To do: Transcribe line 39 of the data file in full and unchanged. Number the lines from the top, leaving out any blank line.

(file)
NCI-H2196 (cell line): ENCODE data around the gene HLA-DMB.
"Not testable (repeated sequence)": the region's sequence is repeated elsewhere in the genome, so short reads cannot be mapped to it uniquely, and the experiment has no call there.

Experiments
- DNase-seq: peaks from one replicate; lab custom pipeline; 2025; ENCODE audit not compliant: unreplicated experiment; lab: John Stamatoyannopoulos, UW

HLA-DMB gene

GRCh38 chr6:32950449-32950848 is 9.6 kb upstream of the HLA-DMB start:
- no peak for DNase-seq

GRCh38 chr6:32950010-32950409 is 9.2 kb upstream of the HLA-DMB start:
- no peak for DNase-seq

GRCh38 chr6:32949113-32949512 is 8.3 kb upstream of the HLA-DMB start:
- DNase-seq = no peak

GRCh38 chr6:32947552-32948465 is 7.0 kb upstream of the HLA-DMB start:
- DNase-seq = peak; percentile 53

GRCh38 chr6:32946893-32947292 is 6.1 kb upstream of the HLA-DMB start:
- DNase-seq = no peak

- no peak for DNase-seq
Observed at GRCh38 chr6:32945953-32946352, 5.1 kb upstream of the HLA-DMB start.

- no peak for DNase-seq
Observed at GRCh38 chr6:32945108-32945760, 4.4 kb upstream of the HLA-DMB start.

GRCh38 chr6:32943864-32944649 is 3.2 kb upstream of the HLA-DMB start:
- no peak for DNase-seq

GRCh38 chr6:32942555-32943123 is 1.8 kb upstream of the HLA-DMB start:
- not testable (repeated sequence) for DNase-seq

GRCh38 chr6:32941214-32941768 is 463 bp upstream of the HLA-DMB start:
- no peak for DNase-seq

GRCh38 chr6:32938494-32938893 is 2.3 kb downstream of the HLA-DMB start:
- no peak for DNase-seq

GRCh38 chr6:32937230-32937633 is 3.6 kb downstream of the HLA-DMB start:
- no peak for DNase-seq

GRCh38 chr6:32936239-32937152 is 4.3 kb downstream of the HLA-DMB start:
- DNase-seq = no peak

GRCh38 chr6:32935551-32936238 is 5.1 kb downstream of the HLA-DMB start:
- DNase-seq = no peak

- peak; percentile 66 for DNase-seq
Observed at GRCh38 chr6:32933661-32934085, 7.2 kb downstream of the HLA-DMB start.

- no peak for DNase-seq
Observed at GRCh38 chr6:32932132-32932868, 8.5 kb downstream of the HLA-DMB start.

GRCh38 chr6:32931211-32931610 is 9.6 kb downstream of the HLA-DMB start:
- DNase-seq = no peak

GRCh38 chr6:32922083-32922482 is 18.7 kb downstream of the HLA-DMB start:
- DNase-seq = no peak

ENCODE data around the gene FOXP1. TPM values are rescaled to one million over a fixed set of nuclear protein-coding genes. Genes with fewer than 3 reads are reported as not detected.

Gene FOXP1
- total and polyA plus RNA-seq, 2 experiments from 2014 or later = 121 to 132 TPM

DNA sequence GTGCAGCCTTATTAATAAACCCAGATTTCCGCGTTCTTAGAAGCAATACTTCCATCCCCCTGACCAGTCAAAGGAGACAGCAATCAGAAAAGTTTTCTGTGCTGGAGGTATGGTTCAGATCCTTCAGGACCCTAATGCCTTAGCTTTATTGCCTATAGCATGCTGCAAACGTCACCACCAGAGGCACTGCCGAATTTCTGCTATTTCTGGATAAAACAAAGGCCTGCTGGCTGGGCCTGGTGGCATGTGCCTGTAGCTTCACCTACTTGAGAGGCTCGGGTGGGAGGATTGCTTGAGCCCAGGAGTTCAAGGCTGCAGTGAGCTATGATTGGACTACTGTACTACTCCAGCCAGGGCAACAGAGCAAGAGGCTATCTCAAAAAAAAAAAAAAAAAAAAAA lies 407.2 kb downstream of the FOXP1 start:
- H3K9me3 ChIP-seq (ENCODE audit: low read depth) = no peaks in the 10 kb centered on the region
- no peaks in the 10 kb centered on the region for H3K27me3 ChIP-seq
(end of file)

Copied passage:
- DNase-seq = no peak